We receive a number of inquiries every month about the impact of cohabitation on a maintenance award, and we thought we would take a moment and provide some background.
A trial court orders maintenance after considering a variety of factors, but first and foremost the trial court must find that a spouse lacks the ability, through property awarded and current or future employment, to meet his or her reasonable needs. If the trial court finds that the spouse cannot meet monthly expenses without assistance, the trial court will order maintenance to help close that gap. Maintenance is not meant as a permanent state of affairs; rather, Missouri courts impose a duty on a former spouse to pursue self-sufficiency, and the failure to do so could result in a reduction in maintenance through a motion to modify.
By statute, maintenance automatically terminates upon the death or remarriage of the recipient spouse.
But what happens if, instead of remarrying, a spouse begins living with a child and/or a friend?
In this situation, our courts tend to take a hard look at the facts. Is the child and/or friend paying some or all of the receiving spouse’s monthly expenses? If so, to what extent?
In Davis vs. Davis, the Missouri Court of Appeals examined this issue. Section 452.370.1 states that the court “shall consider all financial resources of both parties, including the extent to which the reasonable expenses of either party are, or should be, shared by a spouse or other person with whom he or she cohabits.” In Davis, the former Wife was awarded the marital home at divorce. At the time of the Motion to Modify, Wife’s son resided with her in the home but was not contributing anything to the payment of Wife’s reasonable expenses. The Court of Appeals found that there was no justification why son should not pay for a share of Wife’s reasonable expenses. Additionally, Wife had a friend who was also residing in the marital home but not paying for a share of the reasonable expenses. The Court of Appeals believed that the trial court ignored “other costs” incurred by living in the home such as utilities. Also, the Court of Appeals found it important that the friend received his mail at the home, was on Wife’s cell phone plan, and that his car was registered using the marital home address. Consequently, the appellate court remanded the case back to the trial court to determine the appropriate modification of the Husband’s maintenance obligation.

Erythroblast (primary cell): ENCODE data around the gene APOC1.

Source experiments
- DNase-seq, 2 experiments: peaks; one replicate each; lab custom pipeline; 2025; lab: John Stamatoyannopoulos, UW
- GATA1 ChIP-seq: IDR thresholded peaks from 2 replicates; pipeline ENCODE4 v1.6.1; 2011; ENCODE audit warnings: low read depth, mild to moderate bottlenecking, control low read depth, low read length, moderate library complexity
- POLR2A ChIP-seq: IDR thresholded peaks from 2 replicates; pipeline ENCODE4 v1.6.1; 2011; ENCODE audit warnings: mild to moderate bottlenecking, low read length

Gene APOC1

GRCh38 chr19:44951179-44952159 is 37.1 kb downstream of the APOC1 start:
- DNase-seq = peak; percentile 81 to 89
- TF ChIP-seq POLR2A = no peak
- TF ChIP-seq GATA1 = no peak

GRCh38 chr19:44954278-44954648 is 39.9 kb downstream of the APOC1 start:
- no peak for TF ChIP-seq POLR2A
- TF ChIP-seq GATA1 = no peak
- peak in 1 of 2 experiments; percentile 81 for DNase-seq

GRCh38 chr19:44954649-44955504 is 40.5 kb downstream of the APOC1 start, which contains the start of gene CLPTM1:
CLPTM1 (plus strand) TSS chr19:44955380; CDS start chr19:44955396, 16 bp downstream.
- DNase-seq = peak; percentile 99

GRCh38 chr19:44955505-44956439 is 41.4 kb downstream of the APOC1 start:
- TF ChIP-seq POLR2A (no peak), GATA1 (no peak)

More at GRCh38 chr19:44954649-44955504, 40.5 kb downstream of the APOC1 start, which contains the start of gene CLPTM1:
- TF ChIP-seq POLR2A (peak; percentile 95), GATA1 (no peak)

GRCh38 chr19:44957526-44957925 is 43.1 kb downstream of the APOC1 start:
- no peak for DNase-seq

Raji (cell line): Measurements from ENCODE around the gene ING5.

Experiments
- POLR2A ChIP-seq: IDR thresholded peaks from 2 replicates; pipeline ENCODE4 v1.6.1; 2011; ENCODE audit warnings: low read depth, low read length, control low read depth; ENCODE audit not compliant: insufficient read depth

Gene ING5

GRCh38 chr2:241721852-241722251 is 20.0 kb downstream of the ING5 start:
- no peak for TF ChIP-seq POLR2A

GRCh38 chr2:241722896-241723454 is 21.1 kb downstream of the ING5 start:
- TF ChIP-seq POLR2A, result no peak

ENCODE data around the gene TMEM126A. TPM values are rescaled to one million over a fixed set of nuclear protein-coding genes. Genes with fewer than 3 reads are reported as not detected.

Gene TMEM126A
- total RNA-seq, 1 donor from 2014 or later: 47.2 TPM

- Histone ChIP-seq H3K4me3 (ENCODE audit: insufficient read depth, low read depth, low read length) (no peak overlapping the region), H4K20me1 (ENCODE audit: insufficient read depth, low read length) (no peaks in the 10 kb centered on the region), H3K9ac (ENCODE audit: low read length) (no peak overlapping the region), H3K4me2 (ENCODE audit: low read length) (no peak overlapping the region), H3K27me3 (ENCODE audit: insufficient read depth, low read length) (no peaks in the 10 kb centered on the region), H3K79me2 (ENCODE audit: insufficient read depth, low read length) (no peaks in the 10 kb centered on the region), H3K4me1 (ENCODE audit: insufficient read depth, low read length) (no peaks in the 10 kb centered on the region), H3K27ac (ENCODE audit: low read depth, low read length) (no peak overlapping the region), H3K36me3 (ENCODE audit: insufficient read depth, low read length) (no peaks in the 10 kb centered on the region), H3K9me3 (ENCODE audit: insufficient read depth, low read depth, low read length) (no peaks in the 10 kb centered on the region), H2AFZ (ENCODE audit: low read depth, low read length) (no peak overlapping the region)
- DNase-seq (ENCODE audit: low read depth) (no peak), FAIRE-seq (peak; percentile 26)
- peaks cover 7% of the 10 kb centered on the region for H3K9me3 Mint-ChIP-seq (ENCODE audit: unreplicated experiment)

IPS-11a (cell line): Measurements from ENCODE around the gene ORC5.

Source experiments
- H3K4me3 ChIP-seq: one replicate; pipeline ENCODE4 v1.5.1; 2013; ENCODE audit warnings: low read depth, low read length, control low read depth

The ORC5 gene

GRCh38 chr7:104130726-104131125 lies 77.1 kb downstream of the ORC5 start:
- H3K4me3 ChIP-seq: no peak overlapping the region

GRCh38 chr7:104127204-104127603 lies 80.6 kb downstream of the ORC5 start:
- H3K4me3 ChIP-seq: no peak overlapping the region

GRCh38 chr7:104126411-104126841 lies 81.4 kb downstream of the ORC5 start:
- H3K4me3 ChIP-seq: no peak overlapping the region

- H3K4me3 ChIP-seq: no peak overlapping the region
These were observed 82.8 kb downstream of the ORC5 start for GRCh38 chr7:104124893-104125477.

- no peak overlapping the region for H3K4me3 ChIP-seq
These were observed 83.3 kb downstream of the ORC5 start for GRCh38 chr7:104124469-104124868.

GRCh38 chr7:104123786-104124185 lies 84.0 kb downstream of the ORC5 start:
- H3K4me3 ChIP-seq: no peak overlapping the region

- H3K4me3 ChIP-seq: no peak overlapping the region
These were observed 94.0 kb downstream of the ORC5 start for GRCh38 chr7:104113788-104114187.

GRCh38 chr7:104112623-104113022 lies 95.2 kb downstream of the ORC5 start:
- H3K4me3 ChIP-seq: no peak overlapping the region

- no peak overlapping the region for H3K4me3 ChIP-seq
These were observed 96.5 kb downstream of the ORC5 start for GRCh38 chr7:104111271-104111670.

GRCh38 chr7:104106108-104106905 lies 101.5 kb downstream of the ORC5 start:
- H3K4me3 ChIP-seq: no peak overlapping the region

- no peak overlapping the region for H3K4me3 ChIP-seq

For those who pay maintenance and feel their former spouse is cohabitating, the Davis case shows that cohabitation is not limited to a romantic relationship that resembles marriage. Rather, cohabitation in a non-romantic relationship that does not resemble a marriage can justify a reduction or termination of maintenance. For that to occur, the party paying maintenance must produce evidence that the cohabitant pays or should pay a significant portion of regular expenses maintenance normally covers.
Should you need the advice of a divorce and family law attorney or have questions or concerns about your situation, know that we are here to help and discuss those issues with you.